I was surprised to learn that Ubuntu 14.04 can talk to Skype for Business AKA Lync 2013 using the Pidgin Instant Messaging client. The general steps were:
# apt-get install pidgin pidgin-sipe
And then restart Pidgin and add a new Account. The Office Communicator is the relevant plugin, with the following parameters:
- Protocol: Office Communicator
- Username: Your Office 365 or Skype for Business username – probably your email address
- Password: Your password is obviously required – and will be stored unencrypted in the config file, so you may wish to leave this blank and enter at each login
- Server[:Port]: Leave empty if your set-up has autodiscovery
- Connection type: Auto
- User Agent: UCCAPI/15.0.4420.1017 OC/15.0.4420.1017
- Authentication scheme: TLS-DSK
I am unclear why the user agent is required, and whether that will need to change from time to time or not. So far it has worked fine here.
Unfortunately a few days ago the above set-up stopped working, with “Failed to authenticate with server”. It seems that you must now use version 1.20 of the Sipe plugin, which fixes “Office365 rejects RC4 in TLS-DSK”. As this version was only completed three days ago, it is not yet available in any of the Ubuntu repositories that I have been able to find, you will probably have to compile yourself.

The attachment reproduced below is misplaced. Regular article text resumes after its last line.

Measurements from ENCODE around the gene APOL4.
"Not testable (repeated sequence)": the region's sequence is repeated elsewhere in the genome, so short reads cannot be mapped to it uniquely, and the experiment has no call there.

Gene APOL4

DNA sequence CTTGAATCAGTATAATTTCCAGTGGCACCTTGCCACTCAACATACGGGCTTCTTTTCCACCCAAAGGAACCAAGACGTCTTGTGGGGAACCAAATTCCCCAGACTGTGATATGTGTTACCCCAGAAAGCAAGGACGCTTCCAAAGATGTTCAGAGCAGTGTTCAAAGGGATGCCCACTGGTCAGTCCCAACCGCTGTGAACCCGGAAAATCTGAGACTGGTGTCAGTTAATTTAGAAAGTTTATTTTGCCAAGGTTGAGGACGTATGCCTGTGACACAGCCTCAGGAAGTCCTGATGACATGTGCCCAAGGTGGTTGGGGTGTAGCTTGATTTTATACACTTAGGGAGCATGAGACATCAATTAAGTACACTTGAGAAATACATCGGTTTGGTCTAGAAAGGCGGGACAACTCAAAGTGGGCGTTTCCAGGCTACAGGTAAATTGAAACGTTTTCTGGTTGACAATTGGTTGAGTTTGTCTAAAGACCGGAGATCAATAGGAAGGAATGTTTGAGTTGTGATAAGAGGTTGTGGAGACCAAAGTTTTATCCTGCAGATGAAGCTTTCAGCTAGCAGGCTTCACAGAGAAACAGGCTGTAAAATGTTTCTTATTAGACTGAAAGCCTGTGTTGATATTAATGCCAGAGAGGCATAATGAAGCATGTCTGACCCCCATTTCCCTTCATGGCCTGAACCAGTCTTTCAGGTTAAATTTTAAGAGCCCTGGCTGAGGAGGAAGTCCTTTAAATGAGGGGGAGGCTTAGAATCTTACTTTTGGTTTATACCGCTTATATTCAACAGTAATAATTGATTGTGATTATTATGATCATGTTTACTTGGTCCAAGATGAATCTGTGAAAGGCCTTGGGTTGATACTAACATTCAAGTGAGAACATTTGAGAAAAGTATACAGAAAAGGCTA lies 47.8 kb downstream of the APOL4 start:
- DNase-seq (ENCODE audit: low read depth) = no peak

Broadly speaking I followed these key stages:
- Install build tools if you don’t already have them (apt-get install build-essential).
- Install checkinstall if you don’t already have it (apt-get install checkinstall).
- Download source files.
- Extract source.
- Change into source directory.
- Read carefully the README file in the source directory.
- Installed dependencies listed in the README:
# apt-get install libpurple-dev libtool intltool pkg-config libglib2.0-dev \
libxml2-dev libnss3-dev libssl-dev libkrb5-dev libnice-dev libgstreamer0.10-dev
These dependencies may change over time, and your particular requirements may be different from mine, so please read the README and that information should take precedence.
Lastly, as an ordinary user, you should now be able to compile. If it fails at any stage, simply read the error and install the missed dependancy.
$ ./configure --prefix=/usr
$ sudo checkinstall
I found checkinstall was pre-populated with sensible settings, and I was able to continue without making any changes. Once complete a Debian package will have been created in the current directory, but it will have already been installed for you.
For some reason I found that at this stage Pidgin would no longer run, as it was now named /usr/bin/pidgin.orig instead of /usr/bin/pidgin, I tried removing and reinstalling pidgin but to no avail. In the end I created a symlink (ln -s /usr/bin/pidgin.orig /usr/bin/pidgin), but you should not do this unless you experience the same issue. If you know the reason for this I would be delighted to receive your feedback, as this isn’t a problem that I have come across before.
Restarting Pidgin and the Office Communicator sprung into life once more. Sadly I would imagine that this won’t be the last time this plugin will break, such are the vagaries of connecting to closed proprietary networks.